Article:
There’s a hole in the drywall still not fixed
I just haven’t gotten around
to fixing it. And besides,
I’m starting to get used to the gaps.
— the prophet julien rose baker
Yin: One unit of “packed red cell” blood later, I still feel lousy. But maybe that’s to be expected after a week like this one. I was watching Maddow as the three-hour transfusion session came to an end with 20 minutes still left in the show. “I can just pull the curtain and you can watch the rest before you go,” the nurse said. I thanked her but said I’ve seen enough. And I have.
I had visions of magically feel better after the transfusion, but I hadn’t factored in that today was second day of back-to-back doses of the nastier chemo, so I’m content to feel like a Mini Winnie hit me, rather than the Willie Nelson tour bus. Although if I had been hit by the Willie Nelson tour bus, they likely would’ve offered me marijuana and handguns. But then I’d end up in an overnight stay in the Sierra Blanca red blood cell, which would create an entirely different yin/yang.
It was super creepy to watch the blood going through the IV line into my arm. I’m not big on the sight of blood. “Just think of it as Kool-Aid,” the nurse offered. But it was just as creepy to watch Kool-Aid going through the IV line into my arm. And then I couldn’t stop thinking about the weird Kool-Aid pitcher dancing around and singing in the commercial. I likely will never drink blood Kool-Aid again. If I have Kool-Aid pitcher dreams tonight I’m totally suing Mayo.
But she ended up trying to put a piece of paper over so I’d stop staring at it, so I suppose all is forgiven. I’m starting to get used to the gaps.
And thanks, person who gave me this blood. I’ll try and make it count. But I won’t make it subtract 7 from 100.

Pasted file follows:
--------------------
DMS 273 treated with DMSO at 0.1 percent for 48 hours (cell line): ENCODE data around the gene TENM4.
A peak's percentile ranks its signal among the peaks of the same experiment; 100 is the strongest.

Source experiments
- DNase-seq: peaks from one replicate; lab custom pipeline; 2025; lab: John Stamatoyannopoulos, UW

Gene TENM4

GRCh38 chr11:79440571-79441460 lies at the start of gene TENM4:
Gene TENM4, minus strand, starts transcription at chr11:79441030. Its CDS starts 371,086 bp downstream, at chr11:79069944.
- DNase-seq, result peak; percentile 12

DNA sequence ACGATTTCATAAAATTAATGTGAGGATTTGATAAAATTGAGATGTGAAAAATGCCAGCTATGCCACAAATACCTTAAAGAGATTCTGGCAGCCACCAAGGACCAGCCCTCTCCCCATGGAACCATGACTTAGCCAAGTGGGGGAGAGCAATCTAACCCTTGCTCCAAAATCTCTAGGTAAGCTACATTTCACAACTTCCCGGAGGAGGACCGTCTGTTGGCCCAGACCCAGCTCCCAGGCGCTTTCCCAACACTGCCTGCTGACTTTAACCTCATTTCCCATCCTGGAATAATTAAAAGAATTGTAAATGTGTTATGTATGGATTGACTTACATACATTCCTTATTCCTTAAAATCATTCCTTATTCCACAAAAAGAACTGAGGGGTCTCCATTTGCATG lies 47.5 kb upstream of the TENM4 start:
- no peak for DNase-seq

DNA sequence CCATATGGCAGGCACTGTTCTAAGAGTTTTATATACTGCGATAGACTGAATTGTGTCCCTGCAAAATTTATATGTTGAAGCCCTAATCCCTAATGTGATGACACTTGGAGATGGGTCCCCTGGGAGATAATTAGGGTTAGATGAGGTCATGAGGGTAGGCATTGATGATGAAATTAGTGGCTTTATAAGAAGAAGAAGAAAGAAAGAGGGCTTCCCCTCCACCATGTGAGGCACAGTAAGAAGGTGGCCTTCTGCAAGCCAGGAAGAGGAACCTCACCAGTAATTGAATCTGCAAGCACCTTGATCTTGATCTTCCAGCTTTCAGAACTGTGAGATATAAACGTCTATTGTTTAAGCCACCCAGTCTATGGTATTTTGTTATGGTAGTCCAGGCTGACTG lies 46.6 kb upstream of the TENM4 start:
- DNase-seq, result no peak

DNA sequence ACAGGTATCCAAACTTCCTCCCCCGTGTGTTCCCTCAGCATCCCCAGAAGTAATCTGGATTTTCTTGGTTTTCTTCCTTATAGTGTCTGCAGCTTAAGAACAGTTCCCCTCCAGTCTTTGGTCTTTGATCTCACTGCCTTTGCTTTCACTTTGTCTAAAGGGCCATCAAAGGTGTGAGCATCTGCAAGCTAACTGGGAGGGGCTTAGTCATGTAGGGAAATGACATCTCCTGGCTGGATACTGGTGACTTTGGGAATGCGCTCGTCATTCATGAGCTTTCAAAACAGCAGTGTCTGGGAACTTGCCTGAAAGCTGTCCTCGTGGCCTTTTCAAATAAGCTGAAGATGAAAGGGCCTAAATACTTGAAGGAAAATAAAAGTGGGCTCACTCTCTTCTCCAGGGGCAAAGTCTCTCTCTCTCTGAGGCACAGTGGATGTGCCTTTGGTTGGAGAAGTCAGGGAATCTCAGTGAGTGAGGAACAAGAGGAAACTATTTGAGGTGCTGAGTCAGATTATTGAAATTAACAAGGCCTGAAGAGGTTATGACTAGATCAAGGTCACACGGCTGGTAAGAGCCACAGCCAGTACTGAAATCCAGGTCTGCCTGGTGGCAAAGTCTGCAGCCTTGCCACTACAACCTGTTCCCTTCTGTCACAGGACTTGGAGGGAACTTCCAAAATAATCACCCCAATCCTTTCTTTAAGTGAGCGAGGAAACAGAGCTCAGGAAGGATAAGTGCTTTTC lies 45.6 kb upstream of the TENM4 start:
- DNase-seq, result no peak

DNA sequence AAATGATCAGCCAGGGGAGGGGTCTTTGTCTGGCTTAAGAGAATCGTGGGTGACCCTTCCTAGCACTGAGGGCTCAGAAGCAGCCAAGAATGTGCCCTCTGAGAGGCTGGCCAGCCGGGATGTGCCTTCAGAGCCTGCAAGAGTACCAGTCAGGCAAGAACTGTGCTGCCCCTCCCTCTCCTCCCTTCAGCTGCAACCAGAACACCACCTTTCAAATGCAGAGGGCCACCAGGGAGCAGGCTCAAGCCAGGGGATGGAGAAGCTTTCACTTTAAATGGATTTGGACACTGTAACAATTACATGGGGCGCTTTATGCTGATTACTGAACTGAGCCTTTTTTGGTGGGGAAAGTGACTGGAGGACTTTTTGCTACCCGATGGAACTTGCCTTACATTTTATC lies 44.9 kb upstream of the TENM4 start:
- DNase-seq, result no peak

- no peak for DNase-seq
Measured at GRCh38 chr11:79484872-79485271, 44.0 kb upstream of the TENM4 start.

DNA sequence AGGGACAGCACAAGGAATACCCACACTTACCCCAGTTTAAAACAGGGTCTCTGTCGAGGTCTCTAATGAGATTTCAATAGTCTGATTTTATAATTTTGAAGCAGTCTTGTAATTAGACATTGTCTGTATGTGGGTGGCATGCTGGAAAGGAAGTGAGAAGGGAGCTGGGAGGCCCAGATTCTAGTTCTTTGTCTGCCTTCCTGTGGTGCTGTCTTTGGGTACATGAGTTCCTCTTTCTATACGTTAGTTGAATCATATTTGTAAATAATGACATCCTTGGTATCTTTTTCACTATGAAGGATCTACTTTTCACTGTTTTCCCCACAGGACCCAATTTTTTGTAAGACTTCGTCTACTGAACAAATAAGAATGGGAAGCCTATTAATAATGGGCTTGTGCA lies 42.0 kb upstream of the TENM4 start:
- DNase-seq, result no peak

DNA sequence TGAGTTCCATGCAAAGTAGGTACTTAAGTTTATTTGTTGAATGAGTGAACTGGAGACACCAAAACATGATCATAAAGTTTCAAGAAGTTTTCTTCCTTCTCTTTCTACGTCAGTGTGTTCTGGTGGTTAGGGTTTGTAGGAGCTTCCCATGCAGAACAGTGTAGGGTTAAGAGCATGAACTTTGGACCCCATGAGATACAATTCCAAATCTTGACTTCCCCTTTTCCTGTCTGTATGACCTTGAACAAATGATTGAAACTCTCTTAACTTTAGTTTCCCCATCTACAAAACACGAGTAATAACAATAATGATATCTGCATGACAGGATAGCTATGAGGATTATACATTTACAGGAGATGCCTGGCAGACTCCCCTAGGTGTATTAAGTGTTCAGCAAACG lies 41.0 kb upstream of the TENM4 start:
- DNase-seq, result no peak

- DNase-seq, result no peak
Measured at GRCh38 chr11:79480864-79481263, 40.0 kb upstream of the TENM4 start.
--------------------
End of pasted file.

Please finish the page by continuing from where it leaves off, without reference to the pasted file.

Yang: They’re throwing Char out of rehab tomorrow. I talked to her today and she said the constant cognitive tests were annoying her. She could never do math before the incident she says, so it’s a bit late to start now. And I think this makes a lot of sense. I remember in high school how the teacher said we would use algebra the rest of our lives. I’m still waiting. So why does a 91-year-old need to know how to subtract 7 from 100? Is this going to come up in real life? Just buy her an Alexa and be done with it.
The rehab center liaison says they have her labeled as a “spitfire,” which I assume is technical medical talk for “pain in the ass.”
We were talking on the phone today while we stood outside the room looking through the window. She kept asking me where our car was. I pointed it out, just across a little gravel patch between the building and the parking lot. At that point, a physical therapist opened her door to the outside door to say hello to us, giving Char a clear escape route. I had visions of Kate, Mo’s cat who would feign total disinterest in escape before suddenly flying out the door and down to the gated pool area, where she would sit for hours smirking at me, as I had no pool key. I suspect this is why Char is coming home tomorrow.
She’s going straight from rehab to living alone again, bypassing the assisted living Act 2 of the play. She couldn’t be happier, and we couldn’t be more terrified. I should probably hide her box of marijuana and handguns before she returns.
Funny how life always seems to balance out …